The role of transplant in multiple myeloma

Myeloma Institute for Research and Therapy, University of Arkansas for Medical Sciences, Little Rock, Arkansas 72205, USA.
Clinical advances in hematology & oncology: H&O 09/2005; 3(8):604-6.
Source: PubMed
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    ABSTRACT: To review the current results of studies incorporating novel agents in multiple myeloma (MM) and discuss the role of autologous stem-cell transplantation (ASCT) in the era of new active drugs for the treatment of this disease. The outlook for patients with symptomatic MM is changing with the introduction of bortezomib, thalidomide, and lenalidomide into the repertoire of available chemotherapeutic agents. Compared with standard chemotherapy, a survival benefit has been reported for the first time in 30 yrs. Articles published in English between 1969 and 2008 were identified by searching PubMed for 'myeloma', 'diagnosis', 'thalidomide', 'bortezomib', 'lenalidomide', 'dexamethasone', 'prednisone', 'doxorubicin', 'cyclophosphamide', 'melphalan', 'combination chemotherapy', and 'autologous transplantation'. In randomized studies, bortezomib, thalidomide, and lenalidomide have each been combined with dexamethasone, alkylating agents, or doxorubicin, and such combinations resulted in significant improvement in progression-free survival. The incorporation of new drugs as induction therapy along with ASCT appears to produce very good partial response rates, slightly superior to those achieved by conventional chemotherapy with new drugs. How to best optimize induction, consolidation, and maintenance therapy and how to best select and prepare patients for ASCT are still to be determined. Randomized trials are needed to directly compare the current best chemotherapeutic approach with best ASCT strategies and to guide clinical practice for patients with MM.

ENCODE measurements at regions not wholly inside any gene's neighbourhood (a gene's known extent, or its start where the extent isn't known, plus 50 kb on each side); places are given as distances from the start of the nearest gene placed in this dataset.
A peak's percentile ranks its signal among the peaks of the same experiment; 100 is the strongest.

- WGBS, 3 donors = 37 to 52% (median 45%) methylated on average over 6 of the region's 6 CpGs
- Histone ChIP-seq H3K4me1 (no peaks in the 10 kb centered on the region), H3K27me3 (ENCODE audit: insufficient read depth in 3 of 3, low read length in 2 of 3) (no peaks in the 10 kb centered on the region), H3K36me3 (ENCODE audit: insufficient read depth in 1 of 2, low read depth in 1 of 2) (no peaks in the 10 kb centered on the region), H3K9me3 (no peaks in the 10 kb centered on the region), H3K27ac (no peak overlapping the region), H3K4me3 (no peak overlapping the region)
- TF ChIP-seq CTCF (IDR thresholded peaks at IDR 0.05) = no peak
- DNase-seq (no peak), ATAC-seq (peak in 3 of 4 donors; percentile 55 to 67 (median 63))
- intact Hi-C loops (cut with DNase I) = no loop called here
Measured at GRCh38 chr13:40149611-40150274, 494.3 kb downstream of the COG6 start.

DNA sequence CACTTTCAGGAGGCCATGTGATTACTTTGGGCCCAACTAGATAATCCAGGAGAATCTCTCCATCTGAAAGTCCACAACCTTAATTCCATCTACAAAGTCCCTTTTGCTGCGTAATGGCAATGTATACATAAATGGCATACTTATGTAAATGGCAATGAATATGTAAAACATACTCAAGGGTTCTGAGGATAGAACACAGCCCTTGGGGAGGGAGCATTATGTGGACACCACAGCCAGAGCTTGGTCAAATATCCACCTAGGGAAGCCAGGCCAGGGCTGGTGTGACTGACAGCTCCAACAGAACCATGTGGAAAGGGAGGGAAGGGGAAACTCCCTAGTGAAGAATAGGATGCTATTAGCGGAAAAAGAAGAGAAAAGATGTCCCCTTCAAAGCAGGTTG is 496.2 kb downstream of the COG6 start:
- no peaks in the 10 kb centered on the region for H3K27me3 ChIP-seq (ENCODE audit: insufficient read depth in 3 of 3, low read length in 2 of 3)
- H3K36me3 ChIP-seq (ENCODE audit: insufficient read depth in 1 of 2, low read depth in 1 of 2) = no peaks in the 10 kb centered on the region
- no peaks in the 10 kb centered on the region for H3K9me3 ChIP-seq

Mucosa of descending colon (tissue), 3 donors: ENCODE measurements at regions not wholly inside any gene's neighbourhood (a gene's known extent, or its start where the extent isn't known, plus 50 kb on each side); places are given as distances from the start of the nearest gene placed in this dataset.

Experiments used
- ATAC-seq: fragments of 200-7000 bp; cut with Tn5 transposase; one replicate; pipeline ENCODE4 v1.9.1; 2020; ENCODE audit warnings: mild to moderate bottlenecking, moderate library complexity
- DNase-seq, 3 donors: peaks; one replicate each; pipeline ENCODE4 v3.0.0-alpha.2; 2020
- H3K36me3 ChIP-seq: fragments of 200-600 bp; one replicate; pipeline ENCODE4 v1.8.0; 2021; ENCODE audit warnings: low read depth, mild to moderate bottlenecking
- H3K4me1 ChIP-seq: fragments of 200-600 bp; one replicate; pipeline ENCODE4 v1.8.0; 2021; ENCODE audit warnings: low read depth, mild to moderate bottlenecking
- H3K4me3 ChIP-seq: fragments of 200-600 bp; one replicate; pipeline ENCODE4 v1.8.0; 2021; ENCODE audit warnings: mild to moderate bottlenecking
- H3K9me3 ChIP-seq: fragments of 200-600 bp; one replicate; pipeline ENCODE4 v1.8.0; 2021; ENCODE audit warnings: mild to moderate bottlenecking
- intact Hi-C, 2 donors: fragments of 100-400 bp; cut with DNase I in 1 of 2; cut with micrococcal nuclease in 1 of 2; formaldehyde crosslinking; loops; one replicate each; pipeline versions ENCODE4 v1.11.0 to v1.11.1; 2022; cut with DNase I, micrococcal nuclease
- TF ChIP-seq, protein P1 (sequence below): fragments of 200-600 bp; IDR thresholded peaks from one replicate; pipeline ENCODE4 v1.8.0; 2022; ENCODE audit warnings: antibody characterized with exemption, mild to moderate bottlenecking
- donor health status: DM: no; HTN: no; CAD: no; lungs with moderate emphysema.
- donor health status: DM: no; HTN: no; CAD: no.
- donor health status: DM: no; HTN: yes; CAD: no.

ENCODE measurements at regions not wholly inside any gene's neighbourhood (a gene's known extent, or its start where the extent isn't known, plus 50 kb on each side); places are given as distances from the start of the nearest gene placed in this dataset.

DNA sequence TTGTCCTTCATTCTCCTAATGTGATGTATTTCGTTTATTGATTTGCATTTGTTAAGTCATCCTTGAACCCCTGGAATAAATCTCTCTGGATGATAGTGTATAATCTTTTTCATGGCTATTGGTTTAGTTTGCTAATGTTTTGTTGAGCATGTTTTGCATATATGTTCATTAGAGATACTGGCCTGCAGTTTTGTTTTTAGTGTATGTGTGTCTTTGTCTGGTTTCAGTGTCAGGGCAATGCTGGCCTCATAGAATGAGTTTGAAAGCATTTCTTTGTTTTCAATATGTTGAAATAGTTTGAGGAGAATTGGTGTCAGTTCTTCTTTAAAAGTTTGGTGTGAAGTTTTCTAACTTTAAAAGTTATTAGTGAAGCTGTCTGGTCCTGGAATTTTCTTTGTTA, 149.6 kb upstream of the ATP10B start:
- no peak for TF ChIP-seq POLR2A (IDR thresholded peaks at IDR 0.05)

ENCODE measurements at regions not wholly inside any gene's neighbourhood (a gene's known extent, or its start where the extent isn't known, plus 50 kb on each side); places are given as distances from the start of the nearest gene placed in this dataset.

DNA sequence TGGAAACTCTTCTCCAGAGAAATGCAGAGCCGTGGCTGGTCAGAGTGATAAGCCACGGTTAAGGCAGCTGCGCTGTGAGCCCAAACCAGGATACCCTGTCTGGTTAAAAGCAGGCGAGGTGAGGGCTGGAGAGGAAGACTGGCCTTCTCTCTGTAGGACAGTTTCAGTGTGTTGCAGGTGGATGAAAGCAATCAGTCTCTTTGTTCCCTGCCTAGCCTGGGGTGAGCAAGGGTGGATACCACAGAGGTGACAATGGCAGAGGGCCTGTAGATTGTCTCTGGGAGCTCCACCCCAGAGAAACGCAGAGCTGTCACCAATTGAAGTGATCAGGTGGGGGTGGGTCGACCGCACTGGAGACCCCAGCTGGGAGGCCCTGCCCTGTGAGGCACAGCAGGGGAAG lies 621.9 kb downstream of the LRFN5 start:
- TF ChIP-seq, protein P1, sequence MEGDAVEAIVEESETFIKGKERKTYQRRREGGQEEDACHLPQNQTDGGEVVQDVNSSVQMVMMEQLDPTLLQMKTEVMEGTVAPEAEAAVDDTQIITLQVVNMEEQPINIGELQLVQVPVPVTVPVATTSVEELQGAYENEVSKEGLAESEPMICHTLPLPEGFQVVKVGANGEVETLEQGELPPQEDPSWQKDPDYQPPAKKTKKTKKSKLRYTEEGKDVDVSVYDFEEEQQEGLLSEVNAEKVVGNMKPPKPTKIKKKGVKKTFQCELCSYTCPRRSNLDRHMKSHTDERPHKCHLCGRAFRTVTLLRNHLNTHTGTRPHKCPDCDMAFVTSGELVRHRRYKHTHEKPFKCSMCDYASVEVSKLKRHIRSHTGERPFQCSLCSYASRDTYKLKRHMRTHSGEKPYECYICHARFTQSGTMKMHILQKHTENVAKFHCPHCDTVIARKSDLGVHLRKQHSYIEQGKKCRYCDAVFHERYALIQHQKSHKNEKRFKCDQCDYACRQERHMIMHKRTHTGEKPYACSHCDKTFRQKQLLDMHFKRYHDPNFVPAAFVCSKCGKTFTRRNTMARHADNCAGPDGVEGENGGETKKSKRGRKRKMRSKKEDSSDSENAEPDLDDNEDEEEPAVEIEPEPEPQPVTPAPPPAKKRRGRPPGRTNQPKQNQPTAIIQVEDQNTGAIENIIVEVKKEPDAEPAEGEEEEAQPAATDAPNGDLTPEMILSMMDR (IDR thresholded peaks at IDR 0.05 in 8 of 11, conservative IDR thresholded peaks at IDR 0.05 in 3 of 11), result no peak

European Journal Of Haematology 03/2010; 84(5):379-90. DOI:10.1111/j.1600-0609.2010.01431.x · 2.07 Impact Factor

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